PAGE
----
Thursday, 26 August 2004

Larry Osterman points out what should be obvious, but is largely overlooked or ignored since it makes tasty "news." Recent reports that there is a security "hole" in Windows XP SP2 miss the big picture, he says.

The gist of the reported complaint is this: The new Security Center in SP2 uses WMI to control what information is displayed to the end user regarding what software is in place and it's status. Malicious code can, therefore, potentially use WMI to modify the information displayed by the Security Center, thereby convincing the user of the system that their firewall is on and AV software is running when in fact it's not.

PC Magazine and others ran articles about how they were able to spoof the new Windows XP SP2 Security Center, causing it to display false information about the status of the system. Microsoft later responded and PC Magazine followed up on the response, where they changed their tone somewhat.

From PC Magazine's original article:

"Based on an anonymous tip, we looked into the WMI and the Windows Security Center's use of it, and found that it may not only be a security hole, but a crater in the wrong hands. Due to the nature of WMI, the WSC could potentially allow attackers to spoof the state of security on a user's system while accessing data, infecting the system, or turning the PC into a zombie for spam or other purposes."

While this is technically possible, what is missed is the fact that in order to use WMI to make those changes, a program would have to be downloaded and installed on the machine with "system" level permissions. Any unwelcome code that is allowed/able to get that level of access has already won the race and is able to do much more harm than simply changing the information displayed in the Security Center. Even if the security center was not a part of your system, as soon as you ran the malicious code you'd be equally screwed, and the malware could make changes to pretty much any other apps running on your system. It would not need the Security Center to do its dirty work.

Read Larry's post for more, but remember one thing: The fact that someone claims something is a security hole - or in this case, a "crater" - does not mean they're right. It is, of course, always best to check things out and play the role of the skeptic, but accuracy in reporting is of primary importance, even if it is not as exciting. I'm glad PC Week followed up with their second story.

Their conclusion?

"We see the WMI and WSC as an indirect security risk, or hole, or whatever you want to call it. Maybe we're giving hackers and malware writers too much credit. WMI allows a program to get the security status of a user's system, as well as spoof it to give the user a false sense of security. Maybe it is too subtle. However, it is another tool in the hacker's toolbox. To have easy public access to the security status of a user's machine is like sending a password in plain text to a web site. It may not be used, but then again it might..."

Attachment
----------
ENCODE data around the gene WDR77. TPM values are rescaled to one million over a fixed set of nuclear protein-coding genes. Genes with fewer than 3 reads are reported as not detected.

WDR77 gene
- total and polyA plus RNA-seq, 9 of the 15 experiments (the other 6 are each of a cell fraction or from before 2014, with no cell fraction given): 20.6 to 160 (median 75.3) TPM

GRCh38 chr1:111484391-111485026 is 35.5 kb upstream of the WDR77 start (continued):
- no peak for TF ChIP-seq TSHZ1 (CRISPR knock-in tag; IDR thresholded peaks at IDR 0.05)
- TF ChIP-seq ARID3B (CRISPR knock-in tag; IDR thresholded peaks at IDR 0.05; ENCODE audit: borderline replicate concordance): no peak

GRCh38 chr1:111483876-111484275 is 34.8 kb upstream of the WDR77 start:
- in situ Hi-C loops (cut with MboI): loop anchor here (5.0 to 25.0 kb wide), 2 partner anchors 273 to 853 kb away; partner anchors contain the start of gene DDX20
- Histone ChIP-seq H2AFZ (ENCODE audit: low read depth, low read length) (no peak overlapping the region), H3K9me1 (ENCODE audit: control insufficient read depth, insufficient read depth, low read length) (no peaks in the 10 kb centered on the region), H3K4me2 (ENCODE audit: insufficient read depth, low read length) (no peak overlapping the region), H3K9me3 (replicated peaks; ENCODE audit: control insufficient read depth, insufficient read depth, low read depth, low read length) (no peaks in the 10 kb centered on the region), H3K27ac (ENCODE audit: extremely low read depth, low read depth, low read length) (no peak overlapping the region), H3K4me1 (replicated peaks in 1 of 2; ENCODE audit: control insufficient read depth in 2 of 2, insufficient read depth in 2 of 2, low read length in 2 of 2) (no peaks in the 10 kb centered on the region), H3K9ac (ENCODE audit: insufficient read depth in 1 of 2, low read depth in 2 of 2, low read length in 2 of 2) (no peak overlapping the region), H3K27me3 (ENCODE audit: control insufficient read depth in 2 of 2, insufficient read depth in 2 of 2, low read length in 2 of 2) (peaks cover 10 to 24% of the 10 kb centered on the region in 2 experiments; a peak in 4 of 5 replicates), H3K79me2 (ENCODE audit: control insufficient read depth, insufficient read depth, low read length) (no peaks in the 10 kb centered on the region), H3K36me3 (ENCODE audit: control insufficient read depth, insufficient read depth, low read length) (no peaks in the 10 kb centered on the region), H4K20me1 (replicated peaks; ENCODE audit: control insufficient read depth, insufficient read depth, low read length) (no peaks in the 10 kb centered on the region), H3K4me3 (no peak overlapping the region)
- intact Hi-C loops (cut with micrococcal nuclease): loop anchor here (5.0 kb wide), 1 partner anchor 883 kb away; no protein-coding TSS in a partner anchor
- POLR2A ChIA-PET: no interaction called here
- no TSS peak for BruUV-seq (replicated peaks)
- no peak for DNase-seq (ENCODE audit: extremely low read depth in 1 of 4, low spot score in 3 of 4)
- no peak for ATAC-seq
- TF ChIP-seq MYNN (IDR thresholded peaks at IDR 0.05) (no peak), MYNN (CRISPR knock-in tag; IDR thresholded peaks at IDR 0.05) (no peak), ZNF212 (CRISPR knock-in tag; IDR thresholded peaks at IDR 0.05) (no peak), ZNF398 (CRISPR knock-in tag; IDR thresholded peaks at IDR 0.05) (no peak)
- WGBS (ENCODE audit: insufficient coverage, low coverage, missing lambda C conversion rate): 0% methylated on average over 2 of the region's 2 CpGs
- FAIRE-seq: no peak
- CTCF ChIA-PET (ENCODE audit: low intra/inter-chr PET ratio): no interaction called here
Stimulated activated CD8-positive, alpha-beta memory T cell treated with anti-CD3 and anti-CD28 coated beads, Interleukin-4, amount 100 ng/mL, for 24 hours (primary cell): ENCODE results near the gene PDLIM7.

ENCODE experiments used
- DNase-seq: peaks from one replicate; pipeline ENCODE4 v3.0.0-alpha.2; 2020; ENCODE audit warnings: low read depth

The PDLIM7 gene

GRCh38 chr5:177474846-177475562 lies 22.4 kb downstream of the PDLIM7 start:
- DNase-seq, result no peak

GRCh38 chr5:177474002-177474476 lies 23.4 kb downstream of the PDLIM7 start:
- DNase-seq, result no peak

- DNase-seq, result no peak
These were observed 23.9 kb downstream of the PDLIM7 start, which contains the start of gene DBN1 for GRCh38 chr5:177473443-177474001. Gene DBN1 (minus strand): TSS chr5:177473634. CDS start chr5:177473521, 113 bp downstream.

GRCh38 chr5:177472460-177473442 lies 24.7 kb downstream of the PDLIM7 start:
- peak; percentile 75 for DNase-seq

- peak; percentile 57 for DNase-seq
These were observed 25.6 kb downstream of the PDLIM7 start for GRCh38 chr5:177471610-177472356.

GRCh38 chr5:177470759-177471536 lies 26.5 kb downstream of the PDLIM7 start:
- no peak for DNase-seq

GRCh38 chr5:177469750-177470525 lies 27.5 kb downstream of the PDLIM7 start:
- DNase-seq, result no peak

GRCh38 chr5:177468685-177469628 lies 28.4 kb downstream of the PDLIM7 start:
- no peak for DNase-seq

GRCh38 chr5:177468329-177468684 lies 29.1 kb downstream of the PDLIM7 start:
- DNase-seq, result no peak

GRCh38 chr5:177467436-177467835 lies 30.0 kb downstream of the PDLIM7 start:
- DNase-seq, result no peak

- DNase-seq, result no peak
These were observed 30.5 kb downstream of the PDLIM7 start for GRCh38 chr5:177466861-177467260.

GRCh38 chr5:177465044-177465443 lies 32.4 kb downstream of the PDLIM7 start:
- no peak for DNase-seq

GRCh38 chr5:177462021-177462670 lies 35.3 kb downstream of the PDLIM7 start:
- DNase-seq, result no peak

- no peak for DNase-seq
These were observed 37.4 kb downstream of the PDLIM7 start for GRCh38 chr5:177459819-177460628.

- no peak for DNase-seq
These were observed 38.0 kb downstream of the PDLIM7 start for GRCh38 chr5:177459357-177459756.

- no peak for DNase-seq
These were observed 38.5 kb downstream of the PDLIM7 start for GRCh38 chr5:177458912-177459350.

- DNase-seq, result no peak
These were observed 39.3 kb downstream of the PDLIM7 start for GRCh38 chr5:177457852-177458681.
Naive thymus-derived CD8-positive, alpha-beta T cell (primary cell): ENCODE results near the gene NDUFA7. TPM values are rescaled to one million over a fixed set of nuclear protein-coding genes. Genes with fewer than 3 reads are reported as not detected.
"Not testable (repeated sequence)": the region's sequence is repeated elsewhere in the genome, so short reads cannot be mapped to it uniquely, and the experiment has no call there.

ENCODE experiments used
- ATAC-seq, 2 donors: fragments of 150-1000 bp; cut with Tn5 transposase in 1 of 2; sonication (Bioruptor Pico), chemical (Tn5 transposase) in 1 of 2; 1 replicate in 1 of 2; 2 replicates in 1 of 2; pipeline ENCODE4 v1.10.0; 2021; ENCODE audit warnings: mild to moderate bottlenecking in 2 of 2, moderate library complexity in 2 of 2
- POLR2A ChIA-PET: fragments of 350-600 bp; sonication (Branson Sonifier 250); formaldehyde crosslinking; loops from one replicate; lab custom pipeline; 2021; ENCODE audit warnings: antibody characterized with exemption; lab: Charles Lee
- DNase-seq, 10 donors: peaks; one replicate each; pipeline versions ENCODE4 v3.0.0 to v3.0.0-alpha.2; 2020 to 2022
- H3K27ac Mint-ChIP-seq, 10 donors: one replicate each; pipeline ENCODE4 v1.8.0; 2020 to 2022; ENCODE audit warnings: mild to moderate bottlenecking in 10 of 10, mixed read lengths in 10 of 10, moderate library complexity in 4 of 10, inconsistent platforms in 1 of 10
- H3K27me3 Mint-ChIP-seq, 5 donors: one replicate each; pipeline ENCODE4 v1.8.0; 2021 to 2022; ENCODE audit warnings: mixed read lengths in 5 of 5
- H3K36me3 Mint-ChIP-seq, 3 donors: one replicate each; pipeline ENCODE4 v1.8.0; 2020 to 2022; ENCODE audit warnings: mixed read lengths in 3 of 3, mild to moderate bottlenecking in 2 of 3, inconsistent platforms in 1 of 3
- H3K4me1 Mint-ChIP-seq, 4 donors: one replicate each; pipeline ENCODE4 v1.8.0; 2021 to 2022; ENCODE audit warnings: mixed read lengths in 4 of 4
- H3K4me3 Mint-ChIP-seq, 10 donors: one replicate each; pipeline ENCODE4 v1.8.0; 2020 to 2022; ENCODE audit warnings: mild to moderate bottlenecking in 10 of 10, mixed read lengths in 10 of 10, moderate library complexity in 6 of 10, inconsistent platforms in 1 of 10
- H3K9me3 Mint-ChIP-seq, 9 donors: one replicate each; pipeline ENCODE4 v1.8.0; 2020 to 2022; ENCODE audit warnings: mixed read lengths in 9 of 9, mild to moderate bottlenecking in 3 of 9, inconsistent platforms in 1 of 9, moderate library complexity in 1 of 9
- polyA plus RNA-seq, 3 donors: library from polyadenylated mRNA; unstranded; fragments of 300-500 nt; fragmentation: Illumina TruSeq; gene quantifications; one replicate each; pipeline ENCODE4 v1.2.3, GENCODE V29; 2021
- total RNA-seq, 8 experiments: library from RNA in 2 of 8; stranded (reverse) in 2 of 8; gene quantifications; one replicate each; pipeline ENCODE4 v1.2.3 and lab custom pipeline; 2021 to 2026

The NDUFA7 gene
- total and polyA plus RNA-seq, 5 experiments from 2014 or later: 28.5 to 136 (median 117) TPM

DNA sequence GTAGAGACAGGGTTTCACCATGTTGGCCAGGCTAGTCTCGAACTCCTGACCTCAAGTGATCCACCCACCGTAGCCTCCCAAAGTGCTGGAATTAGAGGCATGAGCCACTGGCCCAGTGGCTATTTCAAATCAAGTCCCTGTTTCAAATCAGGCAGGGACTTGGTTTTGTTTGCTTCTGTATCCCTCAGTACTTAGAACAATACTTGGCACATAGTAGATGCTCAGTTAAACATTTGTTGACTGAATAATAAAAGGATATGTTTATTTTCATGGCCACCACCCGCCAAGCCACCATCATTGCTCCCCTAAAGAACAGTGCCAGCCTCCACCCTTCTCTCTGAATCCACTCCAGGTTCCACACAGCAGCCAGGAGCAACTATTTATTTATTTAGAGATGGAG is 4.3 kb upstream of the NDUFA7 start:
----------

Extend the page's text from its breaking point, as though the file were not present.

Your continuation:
"Do we think that end users should upgrade? Yes, Windows XP Service Pack 2 is a must do, especially for end users. However, we would recommend users not take the WSC as gospel, If you use an antivirus, or 3rd party firewall, look at their status panels as a sanity check. Keep your Antivirus, windows, firewall updates current, and most of all, be very careful of what you run on your system."

I do think the articles serve an important and valid purpose, though: They call to light the importance of securing systems by default and continuing to improve in that area. It's fair to say that in the real world, people will do exactly what you hope they would not do, and that the default configuration of the operating system, which is certainly greatly improved with the new service pack, is still a real concern. They point out that there is still work to be done, and that while things are better, they;re not perfect.  In that sense, I think they're right on.

Crater? No. Worth mentioning and asking about? Absolutely.

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IT Security
Thursday, 26 August 2004 18:59:50 (Pacific Standard Time, UTC-08:00)
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Friday, 27 August 2004 09:59:33 (Pacific Standard Time, UTC-08:00)
yo yo yo -- i heard from my pops that sp2 is hosed yo. leave it to micro-sizoft to put out that whack jive. know what i'm sayin'

fo real
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